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Here's my theory:

If you consume x calories each day with y amount of caloric expenditure each day you gain zero weight, regardless of x and y being out of balance.

If you then mechanically remove a large percentage of body fat (surgically), the fat should not come back.

Is this a true theory or not? It seems to me that if the body is stable at the current consumption of x and expenditure of y then the removal of excess weight/fat should not affect anything.

Anyone have thoughts on this? Is my thinking flawed? Why? Even if x and y were equal why might the fat come back if there is no net gain when the fat exists?

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The fat that you removed has some non-zero metabolic cost that you need to account for. Your x-y=0 balance will be off. –  kmm May 15 '12 at 15:16
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What makes you think your theory is true? Definitely your first premise is false, otherwise nobody would ever gain weight... –  nico May 15 '12 at 16:45
    
Kevin- so if you consume less calories after the removal with all things being the same the removed fat should not return right? –  helicopterjeff May 15 '12 at 16:55
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@helicopterjeff I would, however, recommend clarifying your wording. Currently, it sounds like your assumption is that x and y can be completely off balance and yet you always maintain weight equilibrium. I don't think this is what you're trying to say. If I understand, you're suggesting that for some, weight equilibrium is possible even if x and y aren't balanced. Is this correct? –  Daniel Standage May 15 '12 at 17:34
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@DanielStandage: that is exactly my point. As it stands it looks like with any combination of x and y you will never gain weight. I am not doubting that SOME people may not gain weight for y<<x but that would definitely not be the norm. –  nico May 15 '12 at 17:53
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I'm not quite sure what you mean by

regardless of x and y being out of balance.

Surely it would make more sense to assume you gain 0 weight if x and y are balanced? The prime reason why people get obese is probably because x and y are not balanced for them (there are other reasons though, as well as reasons why people can have it imbalanced and still not gain weight).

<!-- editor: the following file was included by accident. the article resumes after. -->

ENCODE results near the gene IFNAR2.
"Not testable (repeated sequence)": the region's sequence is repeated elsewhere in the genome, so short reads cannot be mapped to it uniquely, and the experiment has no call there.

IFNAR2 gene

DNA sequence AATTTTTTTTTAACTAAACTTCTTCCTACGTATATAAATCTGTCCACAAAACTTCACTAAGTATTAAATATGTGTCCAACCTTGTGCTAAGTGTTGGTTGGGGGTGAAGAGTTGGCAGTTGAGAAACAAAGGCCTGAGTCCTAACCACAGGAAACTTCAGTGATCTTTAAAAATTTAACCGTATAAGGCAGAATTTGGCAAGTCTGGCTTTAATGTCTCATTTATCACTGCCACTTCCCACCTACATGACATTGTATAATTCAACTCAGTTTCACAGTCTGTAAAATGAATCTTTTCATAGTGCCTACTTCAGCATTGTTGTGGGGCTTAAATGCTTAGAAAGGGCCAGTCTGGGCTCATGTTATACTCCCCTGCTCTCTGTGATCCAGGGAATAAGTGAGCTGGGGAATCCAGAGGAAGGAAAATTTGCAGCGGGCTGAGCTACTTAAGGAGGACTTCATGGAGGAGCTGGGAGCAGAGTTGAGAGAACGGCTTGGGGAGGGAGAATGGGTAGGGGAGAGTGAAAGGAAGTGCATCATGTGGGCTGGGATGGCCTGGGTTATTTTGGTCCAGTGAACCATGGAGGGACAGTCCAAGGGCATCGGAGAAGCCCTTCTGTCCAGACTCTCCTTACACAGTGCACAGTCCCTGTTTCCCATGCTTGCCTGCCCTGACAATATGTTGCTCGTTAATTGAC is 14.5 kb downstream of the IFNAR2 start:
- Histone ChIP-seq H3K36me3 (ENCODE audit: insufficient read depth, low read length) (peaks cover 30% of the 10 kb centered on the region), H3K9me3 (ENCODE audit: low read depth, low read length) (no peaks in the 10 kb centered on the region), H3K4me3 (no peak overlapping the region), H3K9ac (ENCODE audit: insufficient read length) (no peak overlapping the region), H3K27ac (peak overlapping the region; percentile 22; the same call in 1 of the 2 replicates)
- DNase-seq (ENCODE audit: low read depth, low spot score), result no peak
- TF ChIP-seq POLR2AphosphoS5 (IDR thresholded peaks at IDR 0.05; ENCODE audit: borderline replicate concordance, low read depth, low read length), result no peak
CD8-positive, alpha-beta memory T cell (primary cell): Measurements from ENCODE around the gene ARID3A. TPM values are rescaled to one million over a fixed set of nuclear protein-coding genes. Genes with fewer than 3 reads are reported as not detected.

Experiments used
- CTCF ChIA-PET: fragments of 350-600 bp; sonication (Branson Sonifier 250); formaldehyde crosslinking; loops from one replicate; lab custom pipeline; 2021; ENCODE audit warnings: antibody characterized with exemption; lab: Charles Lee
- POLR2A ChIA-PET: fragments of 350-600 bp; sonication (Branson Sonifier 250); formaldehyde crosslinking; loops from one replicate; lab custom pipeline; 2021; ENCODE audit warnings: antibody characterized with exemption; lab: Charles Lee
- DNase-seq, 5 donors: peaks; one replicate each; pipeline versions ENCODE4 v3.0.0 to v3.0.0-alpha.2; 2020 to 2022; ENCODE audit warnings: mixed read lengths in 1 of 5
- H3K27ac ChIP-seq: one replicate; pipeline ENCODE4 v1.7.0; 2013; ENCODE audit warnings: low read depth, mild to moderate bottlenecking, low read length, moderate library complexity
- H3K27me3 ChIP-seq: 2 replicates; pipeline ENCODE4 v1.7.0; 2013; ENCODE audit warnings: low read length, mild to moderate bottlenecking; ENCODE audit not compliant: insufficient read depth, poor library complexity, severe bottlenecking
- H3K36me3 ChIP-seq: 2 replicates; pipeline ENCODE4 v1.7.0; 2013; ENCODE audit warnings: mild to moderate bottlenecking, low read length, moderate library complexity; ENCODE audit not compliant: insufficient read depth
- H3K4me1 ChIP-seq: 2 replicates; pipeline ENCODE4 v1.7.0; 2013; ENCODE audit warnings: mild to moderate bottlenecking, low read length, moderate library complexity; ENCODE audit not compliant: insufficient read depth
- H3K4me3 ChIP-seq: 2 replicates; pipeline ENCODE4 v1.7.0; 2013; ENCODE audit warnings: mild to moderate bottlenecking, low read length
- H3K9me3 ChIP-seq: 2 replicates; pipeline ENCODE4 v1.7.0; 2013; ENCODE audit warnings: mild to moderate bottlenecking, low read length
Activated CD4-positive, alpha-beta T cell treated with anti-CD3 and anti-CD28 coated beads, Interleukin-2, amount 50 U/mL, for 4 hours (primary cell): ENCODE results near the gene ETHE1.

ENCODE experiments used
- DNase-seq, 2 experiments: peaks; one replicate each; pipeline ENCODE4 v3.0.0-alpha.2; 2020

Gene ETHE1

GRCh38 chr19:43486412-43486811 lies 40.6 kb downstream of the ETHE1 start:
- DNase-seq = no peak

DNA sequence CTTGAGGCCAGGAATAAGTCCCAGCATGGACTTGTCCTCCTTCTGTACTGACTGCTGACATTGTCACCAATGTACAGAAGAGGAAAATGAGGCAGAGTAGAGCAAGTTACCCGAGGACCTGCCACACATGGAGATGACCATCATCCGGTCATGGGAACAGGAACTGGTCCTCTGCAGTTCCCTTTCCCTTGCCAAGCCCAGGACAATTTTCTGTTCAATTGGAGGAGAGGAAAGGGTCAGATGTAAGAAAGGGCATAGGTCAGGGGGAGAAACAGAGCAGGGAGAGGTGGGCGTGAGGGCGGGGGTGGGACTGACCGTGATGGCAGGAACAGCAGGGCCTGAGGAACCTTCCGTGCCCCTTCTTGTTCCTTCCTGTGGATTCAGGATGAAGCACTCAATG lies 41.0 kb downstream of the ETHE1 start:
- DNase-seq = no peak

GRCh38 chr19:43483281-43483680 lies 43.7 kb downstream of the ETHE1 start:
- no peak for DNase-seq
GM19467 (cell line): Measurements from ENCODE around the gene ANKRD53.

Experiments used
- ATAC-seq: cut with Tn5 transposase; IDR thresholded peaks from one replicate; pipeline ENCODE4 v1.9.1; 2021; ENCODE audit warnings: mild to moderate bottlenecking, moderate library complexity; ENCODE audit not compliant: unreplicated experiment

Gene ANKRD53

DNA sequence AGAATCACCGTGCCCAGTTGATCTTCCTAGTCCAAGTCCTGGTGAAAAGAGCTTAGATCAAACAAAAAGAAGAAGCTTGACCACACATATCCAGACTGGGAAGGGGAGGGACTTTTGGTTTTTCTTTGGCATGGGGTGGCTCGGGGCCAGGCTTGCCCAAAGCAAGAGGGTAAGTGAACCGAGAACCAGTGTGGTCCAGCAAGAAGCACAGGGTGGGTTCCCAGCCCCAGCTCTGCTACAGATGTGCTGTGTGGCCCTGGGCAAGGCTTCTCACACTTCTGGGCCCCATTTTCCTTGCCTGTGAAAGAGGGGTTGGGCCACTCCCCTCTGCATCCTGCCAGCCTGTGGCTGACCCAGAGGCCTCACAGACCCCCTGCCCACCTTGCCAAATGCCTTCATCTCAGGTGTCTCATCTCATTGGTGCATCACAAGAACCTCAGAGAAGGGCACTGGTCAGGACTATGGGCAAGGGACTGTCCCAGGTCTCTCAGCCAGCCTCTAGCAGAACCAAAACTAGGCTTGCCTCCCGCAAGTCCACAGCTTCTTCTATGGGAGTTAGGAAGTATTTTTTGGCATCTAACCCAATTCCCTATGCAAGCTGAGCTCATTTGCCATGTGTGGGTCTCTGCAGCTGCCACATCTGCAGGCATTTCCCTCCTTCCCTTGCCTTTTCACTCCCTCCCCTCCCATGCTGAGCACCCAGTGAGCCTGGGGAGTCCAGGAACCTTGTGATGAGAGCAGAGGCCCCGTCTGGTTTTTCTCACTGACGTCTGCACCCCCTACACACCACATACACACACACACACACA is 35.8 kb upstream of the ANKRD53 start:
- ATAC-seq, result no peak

1. Even if you consume exactly as many calories as you expend in a day, you may gain weight depending on how (ratio of protein/fats/carbohydrates) and especially when you consume the calories. The body may for example store consumed amounts as fat after eating and then use carbohydrate storage from liver and muscle when starving, so long term you would still gain weight.
  2. Adipose (fatty) tissue requires energy too. If you consume in the same manner after as before cutting a large amount of it away, you may just regain it until x=y again.

  3. Also consider: if people ate just half an apple a day more than the exact amount of energy they need, they should gain more than a kilo on average every year. But they don't, and you can hardly assume that people manage on average to consume the exact amount their body needs.

The reason for that is probably leptin. It is a hormone produced by adipocytes (fat cells) and essentially indirectly reduces food uptake and increases expenditure, among others by decreasing your appetite. This has been regarded as a sort of "adipostat"; your leptin system creates a genetically determined level of body fat that you will tend to obtain. Dieting or cutting away fat will cause a drift to return to the previous weight because of a lower level of leptin (due to reduced fat cells). Of course it's not as simple as that though, so it's also possible that you will actually long-term reduce weight through those methods. E.g. exercise seems likely to be an exception somehow.

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x and y being out of balance meaning that most of us, in the USA anyway consume WAY more calories that we expend. Yet in many cases no weight gain is seen. I am personally in that boat. Despite diet, I'm not gaining or losing. So I am wondering why then if the fatty tissue is removed why does it come back? The leptin system is probably what is at work. The body wants to be at a certain weight. If you starve it you're at a lower weight. –  helicopterjeff May 15 '12 at 18:20
    
There are many reasons why that can happen. Regarding leptin, something could be wrong with its production or its reception at the target sites. The same is the case for me though even though my leptin is probably ok. It's most likely due to a kidney malfunction which my dad and brother have as well (we're all slim the same way). There's probably other different causes as well. –  Armatus May 15 '12 at 18:24
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